The post-pandemic consumer is embracing secondhand clothes
Gucci’s Men’s Cruise Collection 2018
The number of people open to selling their used clothes is on the rise as well. The study found there were 52.6 million total sellers last year – with 69% of those being first time sellers. And the total number of sellers is expected to more than double.
Fashion is no longer about having the trendiest styles. Instead of chasing the latest must-have brands and designs, consumers are now pricing in the environmental footprint of their clothing. Many are choosing secondhand upon the realisation that buying preloved items helps to extend the lifespan of products, reduce unsustainable new production and divert waste from landfills.
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Not only are consumers buying secondhand items, which in itself is more eco-friendly as it helps to lengthen the lifespan of products, shoppers are looking to go that extra mile by buying preloved sustainable garments. Consumers are seeking sustainable bargains even though they’re stuck at home. Consignment marketplace Poshmark recently told Forbes that its user base has jumped to 60 million, with sellers from mid-March to mid-June in 2020 sharing an astonishing 60 million listings every day – double the numbers recorded prior to Covid-19.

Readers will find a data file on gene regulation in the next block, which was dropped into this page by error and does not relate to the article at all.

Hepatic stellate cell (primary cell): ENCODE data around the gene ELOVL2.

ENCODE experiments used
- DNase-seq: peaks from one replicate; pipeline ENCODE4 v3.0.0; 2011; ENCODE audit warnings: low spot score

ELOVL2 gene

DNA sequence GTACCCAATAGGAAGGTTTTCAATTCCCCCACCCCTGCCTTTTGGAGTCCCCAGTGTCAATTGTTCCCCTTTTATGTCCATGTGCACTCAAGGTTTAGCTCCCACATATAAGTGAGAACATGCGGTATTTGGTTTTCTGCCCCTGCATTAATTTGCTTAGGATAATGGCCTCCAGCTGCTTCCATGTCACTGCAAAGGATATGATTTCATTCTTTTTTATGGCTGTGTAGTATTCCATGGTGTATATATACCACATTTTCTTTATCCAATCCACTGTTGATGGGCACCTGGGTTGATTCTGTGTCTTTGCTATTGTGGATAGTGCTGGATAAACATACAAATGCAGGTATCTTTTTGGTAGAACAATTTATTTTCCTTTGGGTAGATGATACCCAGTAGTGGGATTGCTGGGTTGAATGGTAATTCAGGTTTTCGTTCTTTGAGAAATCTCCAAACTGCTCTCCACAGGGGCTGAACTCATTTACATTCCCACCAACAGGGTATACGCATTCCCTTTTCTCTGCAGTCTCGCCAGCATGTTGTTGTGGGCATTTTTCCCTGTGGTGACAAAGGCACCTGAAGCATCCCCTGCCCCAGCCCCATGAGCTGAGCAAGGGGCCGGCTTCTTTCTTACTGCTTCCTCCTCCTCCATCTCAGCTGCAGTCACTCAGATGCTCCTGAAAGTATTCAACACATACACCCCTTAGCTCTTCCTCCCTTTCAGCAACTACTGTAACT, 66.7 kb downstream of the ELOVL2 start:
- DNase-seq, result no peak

“I try as much as possible to give you a great basic product and what comes out, I feel, is really amazing.”
The reasons vary, from environmental and sustainability factors to dramatically lower prices for name-brand items. There’s also a thrill of the hunt aspect to shopping in secondhand clothing stores. Buying used clothes is far from a new phenomenon. A certain segment of every new generation of teens and 20-somethings invariably gets drawn into spending time combing through the racks at thrift shops or flea markets. But in the last decade, the emergence of online, peer-to-peer fashion resale marketplaces has turned the act of purchasing and selling used clothes into a much more mainstream activity.